Class Episode 3, "Nightvisiting", Drops In:

Days : Hours : Minutes : Seconds

Saturday, 30 August 2014

The Preview Review: Doctor Who Series 8 Episode 2: Into the Dalek [Spoiler-Free]

(While this review does not contain major spoilers or specifics, some minor things may be given away. Details have been left out to avoid spoiling them, but read at your own discretion.)

With Deep Breath meeting some mixed reactions, especially from the fans, only two things were certain. Peter Capaldi was the shining point of the episode and it is definitely darker now. But with a darker tone, neither us nor The Doctor are certain on who he is. Is he a good man?

Into the Dalek, penned by Phil Ford and Steven Moffat, takes a newly regenerated Doctor and tries, with great success, to open up our new Doctor and show both The Doctor and the viewers his soul. New Doctors' second episodes have usually been a bit hit or miss, but Into the Dalek is very possibly the strongest second episode we've seen so far in the revival, although the episode wouldn't have worked nearly as well if it were placed anywhere else, or with any other Doctor.

"Terrible idea for a proctologist."
Into the Dalek joins Dinosaurs on a Spaceship in the "it does what it says on the tin" titles category. We see The Doctor, Clara, and three soldiers be miniaturised and inserted into a Dalek, with the intention of repairing it from its severe damage. In fact, it's so damaged that it has turned good! This isn't actually a new concept to Doctor Who, as Justin Richards wrote a graphic novel, The Only Good Dalek, around a very similar concept and the fans have also considered it immensely. Half of The Cult of Skaro have also suffered from turning good. The idea of miniaturising is far from new too, with the original 1966 movie Fantastic Voyage. It even has its own trope which has already appeared on Doctor Who back in The Invisible Enemy in 1977. It is even lampshaded in the episode! A similar idea of miniaturisation, with a similar threat, has also appeared recently in Let's Kill Hitler.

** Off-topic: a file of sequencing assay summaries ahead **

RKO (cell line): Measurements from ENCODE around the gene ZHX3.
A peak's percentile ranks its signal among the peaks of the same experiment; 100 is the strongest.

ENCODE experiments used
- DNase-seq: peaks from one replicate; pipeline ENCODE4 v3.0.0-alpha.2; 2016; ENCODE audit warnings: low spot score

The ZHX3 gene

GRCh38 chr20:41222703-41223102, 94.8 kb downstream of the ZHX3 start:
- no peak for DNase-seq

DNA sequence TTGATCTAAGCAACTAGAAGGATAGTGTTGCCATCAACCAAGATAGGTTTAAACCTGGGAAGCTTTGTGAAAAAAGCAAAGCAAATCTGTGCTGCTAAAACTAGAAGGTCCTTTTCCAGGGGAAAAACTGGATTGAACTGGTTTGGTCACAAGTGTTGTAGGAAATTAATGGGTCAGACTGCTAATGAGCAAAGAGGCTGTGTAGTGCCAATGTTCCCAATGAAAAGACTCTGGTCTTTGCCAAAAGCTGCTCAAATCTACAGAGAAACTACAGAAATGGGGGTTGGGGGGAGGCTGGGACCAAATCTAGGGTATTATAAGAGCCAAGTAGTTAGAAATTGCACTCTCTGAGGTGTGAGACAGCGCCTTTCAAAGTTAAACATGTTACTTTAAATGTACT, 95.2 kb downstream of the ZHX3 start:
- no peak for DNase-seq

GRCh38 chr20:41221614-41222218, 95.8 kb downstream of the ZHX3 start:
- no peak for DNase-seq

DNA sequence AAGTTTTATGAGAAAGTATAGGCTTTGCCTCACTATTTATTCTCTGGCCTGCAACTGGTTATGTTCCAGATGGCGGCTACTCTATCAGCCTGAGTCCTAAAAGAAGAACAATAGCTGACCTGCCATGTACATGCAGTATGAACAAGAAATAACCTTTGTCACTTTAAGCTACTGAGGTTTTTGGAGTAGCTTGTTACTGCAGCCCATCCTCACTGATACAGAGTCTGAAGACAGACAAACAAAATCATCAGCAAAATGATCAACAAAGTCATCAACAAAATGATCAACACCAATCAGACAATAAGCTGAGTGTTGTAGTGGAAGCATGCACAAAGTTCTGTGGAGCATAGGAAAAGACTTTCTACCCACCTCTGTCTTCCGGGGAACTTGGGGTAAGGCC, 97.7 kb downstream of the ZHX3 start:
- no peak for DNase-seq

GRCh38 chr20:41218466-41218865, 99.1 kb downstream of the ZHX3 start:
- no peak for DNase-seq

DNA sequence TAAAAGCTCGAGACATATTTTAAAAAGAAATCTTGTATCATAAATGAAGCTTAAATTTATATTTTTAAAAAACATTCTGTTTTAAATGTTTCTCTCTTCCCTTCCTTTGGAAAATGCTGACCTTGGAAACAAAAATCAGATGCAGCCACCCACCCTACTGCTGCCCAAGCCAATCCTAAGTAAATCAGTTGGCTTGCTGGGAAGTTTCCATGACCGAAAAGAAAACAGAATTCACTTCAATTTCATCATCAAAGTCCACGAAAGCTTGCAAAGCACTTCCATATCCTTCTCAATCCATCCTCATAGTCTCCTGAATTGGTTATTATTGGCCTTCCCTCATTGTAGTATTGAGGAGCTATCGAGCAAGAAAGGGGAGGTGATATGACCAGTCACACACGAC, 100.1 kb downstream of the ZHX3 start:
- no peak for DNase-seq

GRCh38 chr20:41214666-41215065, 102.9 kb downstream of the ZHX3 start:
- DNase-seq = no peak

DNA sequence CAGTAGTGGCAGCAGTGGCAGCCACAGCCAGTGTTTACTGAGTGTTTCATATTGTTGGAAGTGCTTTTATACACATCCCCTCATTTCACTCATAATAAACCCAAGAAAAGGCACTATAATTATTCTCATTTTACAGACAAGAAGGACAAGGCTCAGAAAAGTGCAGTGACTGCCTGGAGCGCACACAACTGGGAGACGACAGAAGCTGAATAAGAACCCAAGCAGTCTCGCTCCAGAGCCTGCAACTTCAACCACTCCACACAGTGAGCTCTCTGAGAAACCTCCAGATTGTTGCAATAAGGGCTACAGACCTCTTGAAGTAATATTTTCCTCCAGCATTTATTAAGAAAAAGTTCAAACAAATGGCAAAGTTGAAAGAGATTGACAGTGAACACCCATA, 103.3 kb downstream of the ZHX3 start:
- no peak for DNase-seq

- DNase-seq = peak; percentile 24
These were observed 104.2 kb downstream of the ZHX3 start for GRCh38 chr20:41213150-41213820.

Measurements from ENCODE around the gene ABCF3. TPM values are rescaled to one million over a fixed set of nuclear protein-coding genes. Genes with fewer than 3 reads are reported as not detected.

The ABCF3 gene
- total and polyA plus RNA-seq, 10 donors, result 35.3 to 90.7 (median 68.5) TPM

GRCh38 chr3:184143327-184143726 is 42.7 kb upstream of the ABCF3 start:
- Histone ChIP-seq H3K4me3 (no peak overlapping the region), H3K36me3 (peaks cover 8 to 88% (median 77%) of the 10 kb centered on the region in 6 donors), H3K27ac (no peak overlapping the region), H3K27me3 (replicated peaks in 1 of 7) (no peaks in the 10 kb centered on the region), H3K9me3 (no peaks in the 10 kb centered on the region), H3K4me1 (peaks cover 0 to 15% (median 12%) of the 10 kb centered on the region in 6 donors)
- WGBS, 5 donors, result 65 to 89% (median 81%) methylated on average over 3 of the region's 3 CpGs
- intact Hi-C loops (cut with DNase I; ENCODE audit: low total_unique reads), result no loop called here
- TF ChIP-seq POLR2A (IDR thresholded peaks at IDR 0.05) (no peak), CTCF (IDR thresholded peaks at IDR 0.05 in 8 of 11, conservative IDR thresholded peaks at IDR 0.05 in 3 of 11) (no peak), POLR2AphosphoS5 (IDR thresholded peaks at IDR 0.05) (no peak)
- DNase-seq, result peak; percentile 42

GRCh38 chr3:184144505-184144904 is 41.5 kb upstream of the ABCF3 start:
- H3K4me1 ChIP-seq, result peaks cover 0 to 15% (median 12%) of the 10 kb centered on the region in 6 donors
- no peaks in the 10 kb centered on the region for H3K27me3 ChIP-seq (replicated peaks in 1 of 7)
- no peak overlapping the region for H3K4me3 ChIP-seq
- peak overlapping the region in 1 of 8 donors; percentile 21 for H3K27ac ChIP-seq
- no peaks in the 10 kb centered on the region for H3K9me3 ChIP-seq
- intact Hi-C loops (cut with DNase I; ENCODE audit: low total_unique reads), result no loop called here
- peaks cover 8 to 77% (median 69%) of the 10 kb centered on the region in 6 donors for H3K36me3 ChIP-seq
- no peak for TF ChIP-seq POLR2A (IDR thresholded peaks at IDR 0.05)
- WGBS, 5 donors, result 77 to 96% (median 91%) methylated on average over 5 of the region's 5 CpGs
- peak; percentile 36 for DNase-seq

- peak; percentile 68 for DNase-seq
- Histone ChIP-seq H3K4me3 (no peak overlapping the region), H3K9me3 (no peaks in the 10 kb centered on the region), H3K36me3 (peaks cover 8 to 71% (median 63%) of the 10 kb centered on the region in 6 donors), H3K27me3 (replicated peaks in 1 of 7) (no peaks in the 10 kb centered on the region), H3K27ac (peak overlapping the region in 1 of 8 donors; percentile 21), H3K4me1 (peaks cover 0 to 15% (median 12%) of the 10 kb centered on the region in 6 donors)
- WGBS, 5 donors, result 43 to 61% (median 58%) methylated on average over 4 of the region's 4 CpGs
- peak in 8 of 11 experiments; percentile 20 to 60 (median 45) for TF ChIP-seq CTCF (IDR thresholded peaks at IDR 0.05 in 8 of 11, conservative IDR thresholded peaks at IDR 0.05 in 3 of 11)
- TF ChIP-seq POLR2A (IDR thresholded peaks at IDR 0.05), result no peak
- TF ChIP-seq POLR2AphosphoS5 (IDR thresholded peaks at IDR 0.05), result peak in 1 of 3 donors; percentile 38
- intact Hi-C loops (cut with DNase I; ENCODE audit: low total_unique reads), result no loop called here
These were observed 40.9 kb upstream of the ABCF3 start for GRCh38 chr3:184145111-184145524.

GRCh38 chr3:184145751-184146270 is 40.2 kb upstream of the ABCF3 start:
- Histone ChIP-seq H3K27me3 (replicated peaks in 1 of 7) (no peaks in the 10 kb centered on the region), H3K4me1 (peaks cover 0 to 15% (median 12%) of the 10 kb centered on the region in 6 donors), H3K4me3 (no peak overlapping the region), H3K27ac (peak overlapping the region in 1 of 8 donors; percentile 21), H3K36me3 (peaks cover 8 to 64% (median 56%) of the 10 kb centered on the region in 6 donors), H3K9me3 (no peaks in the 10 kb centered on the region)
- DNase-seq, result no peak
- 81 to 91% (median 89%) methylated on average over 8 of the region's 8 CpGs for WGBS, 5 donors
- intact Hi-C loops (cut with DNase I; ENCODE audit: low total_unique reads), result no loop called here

The Daleks have also always had the recurring theme of showing us elements of The Doctor - take Journey's End as a fantastic example of this - and Into the Dalek is no exception, especially with it feeling very similar to 2005's Dalek. In this episode, he is faced with a 'good' Dalek which is something he professes is absolutely impossible. But it has triggered him to question himself more, prompting him to ask Clara the now infamous question, "am I a good man?"

Journey Blue (Zawe Ashton)
Before we even get to this, however, the episode opens with a ship running from the Daleks. Like with Asylum, it is very nice to have The Daleks be a major threat (like in the Classics) without the story revolving around them all perishing or trying to destroy everything, like in RTD's era. This helps to keep them scary, since they're not easily wiped out at every single meeting.
The Doctor manages to rescue a soldier, Journey Blue (Zawe Ashton), from the ship just in the nick of time while still holding his two cups of coffee. Despite failing to save her brother, The Doctor is incredibly cold to her and continues being cold throughout the episode and at some points he is very 'un-Doctor-y', especially when faced with death. At one point, I even felt slightly repulsed by him. His time on Trenzalore, especially against the Daleks, has definitely hardened him.

Such a happy fella.
After quite forcibly teaching Journey on how to ask nicely, which feels like something The Doctor (especially this Doctor) would do, he returns her to her base, the Aristotle, where he is soon confronted with the Dalek, quickly destroying his excitement at being shrunk. Capaldi's reaction quite possibly made the episode.